I was truly amazed at the response to my natterings on the subject of moderation: they seemed to strike a chord with an underlying base of folk who, like me, love great beer but are weary of chronic over-consumption. I eventually embraced my role in the beer writing world as That Moderation Guy – and vowed that I would embody that role as long as I could whack a keyboard.
But here’s the thing: looking back at the things I’ve written in the past couple of years, I reckon I’ve started to sound a bit like a stuck record. Just as there are only so many ways you can slice a pie, there are only so many ways you can convey the benefits of paying more and drinking less. To be perfectly frank, I’ve arrived at a sad and frightening realisation: that I am completely drained of interesting things to say.
And like anyone who has run out of things to say, it’s about time that I bloody-well shut up.
Beer writing has given far more than it ever cost: there were the fan-boy moments, like brewing with Ben Middlemiss, or popping pints at Dunedin’s Albar with Richard Emerson (his shout). There were the amazing folk who reached out and told me that my ramblings had helped steer them towards a healthier relationship with booze. But above all, there are the good mates I’ve made as a direct result of beer writing – some of which have become regular golf or fishing buddies. These things have enriched my life, and made me a better person – and without the beer writing, they wouldn’t have happened.
I have a general loathing for stereotypes: however the last six years have taught me that, as a rule, beer people really are good people. I suspect that has less to do with the commodity itself and more to do with commonality of spirit: you’re never short of something to talk about when you’re with a fellow brewer or beer nerd. The ice is swiftly broken between you, and the stroll across common ground is never long enough. Between us, we recognise that none of this beer-stuff actually matters – we’re not discussing the measles epidemic, or the finer points of climate change – but at the same time, there is a mutual understanding that beer is unequivocally the most important thing in the world. It’s this contradiction that I completely adore about our hobby; and while I won’t be writing about it anymore, I’ll never stop seeking those paradoxical conversations.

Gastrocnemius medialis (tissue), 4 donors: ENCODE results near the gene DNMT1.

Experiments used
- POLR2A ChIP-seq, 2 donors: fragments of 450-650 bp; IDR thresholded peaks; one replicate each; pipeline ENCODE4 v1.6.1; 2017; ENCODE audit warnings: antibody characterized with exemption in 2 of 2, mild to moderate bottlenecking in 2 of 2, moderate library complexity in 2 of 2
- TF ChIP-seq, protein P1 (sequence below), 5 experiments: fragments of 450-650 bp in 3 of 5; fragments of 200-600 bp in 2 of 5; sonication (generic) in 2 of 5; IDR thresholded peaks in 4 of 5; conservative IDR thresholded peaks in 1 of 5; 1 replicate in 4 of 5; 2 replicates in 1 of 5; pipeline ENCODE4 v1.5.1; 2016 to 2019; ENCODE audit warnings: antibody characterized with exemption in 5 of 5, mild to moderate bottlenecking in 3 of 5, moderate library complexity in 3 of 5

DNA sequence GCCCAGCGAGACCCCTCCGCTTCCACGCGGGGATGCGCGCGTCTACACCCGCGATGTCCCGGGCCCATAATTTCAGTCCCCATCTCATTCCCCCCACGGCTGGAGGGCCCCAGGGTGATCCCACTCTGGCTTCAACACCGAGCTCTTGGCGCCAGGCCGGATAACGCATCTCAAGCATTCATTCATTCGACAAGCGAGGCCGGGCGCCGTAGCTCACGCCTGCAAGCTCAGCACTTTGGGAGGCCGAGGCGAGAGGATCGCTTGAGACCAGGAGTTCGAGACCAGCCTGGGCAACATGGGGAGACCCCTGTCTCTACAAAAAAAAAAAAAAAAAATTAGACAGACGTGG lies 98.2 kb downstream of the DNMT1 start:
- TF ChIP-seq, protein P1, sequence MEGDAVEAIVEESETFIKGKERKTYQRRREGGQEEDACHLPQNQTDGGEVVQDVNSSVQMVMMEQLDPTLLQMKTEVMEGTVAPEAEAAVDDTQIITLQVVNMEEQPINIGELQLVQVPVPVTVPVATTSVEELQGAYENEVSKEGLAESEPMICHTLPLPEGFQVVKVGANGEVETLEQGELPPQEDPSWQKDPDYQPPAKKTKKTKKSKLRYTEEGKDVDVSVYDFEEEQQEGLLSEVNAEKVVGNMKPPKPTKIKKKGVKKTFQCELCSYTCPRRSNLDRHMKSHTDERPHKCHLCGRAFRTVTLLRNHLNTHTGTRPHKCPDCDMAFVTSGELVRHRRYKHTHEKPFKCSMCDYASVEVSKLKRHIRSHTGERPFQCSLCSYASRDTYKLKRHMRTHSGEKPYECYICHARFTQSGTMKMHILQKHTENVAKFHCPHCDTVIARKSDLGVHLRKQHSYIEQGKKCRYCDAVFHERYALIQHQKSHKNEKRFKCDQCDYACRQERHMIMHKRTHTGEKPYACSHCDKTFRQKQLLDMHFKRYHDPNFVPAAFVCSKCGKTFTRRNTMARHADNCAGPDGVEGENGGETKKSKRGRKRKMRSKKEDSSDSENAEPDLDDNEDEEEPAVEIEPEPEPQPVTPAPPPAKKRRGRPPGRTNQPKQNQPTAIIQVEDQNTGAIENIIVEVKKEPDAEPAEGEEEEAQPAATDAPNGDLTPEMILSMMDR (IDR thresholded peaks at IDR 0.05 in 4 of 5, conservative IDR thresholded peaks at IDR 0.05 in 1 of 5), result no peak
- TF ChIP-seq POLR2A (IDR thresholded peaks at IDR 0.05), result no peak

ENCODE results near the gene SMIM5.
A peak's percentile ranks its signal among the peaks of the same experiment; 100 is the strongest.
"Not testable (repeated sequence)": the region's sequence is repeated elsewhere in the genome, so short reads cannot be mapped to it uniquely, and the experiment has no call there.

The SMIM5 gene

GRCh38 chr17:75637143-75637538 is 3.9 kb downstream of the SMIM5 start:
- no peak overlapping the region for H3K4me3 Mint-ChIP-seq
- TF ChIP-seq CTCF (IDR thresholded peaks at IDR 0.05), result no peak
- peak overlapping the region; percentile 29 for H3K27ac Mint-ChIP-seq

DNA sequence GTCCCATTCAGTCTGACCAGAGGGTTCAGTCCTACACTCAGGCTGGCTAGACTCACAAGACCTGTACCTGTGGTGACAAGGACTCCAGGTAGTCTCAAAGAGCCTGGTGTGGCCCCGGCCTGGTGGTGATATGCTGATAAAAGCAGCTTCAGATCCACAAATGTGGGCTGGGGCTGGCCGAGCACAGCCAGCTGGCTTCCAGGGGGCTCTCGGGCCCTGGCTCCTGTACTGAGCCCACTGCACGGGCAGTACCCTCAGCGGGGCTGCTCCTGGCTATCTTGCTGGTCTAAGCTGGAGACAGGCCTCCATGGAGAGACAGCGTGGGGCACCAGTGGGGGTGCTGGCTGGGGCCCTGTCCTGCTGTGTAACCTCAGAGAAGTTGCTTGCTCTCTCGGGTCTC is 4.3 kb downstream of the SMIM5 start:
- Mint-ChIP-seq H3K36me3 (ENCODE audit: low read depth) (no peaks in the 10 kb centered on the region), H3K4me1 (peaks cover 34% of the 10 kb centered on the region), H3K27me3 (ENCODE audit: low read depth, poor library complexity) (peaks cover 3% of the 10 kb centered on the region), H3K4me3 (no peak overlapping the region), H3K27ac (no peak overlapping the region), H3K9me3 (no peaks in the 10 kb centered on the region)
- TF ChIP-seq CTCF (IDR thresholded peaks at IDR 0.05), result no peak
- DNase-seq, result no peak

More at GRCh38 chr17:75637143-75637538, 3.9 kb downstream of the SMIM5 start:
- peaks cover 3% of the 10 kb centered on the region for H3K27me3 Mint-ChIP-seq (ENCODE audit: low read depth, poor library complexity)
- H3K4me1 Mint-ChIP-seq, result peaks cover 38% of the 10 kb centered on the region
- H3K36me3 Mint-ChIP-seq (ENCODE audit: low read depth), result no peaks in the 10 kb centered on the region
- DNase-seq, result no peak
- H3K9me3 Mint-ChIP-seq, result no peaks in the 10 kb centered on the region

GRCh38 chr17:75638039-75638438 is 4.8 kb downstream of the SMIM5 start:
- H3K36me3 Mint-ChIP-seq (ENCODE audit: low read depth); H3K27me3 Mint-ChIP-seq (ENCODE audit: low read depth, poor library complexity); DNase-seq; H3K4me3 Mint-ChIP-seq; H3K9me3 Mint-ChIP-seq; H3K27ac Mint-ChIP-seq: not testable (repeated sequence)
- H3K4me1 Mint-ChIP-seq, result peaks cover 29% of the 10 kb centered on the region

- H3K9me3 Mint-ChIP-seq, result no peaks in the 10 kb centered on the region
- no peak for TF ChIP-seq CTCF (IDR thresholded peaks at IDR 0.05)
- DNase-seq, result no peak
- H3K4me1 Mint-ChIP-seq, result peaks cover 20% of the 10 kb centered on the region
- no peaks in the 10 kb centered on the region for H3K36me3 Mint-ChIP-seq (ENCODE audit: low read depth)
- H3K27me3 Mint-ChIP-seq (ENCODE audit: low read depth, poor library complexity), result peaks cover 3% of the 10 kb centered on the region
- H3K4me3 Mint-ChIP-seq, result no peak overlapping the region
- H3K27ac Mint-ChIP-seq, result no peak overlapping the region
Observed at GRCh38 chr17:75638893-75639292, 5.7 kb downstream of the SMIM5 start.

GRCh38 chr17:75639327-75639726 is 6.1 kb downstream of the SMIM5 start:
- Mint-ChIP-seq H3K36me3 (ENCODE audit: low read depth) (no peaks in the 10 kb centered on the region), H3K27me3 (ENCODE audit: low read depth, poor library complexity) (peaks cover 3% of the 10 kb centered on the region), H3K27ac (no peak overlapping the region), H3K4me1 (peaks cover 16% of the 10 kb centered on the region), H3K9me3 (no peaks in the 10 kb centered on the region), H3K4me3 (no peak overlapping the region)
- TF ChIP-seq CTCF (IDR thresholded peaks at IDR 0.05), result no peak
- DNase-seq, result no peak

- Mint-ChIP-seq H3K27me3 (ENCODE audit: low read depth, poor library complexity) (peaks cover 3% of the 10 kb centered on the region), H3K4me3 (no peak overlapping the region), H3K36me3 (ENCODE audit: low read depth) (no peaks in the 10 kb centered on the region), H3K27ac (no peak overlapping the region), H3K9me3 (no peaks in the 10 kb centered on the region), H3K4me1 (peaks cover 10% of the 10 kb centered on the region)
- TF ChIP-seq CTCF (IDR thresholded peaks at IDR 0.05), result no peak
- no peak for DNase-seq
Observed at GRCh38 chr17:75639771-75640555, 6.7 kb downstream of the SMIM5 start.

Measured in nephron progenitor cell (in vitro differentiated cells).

So, to sum-up six years of bleating: I implore us all to drink less and be prepared to pay more for the privilege. Booze is, was and should always be a budgetary luxury; not a cutthroat-priced necessity. If you think you might be drinking too much, count your weekly standard drinks and aim to keep that number in the mid-teens. You can still have plenty of fun within that boundary, and you’re all but assured a regret-less week (unless, of course, you save all of them for Friday night). If you haven’t already, insert a couple of booze-free days into your week: they are a useful means of informing ourselves if we’re drinking because we want to (love), or because we have to (habit). Recognise that alcohol-related harm is very definitely a thing, and that, in our hobby, we are absolutely playing with fire. As such, be slow to judge those that are trying to reduce alcohol-related harm; they’re not all complete wowsers. Some of them love good beer as much as you do.
And remember: in reality, these are all just notes-to-self.
To Phil Cook, Alice Galletly and Jono Galuszka: for inspiring me to follow in your footsteps. To Stu McKinlay: for being the first believer. To Michael Donaldson: for encouragement, and publishing my stuff. To all the brewers: for warmly inviting me into your breweries and homes. Ngā mihi ki a koutou.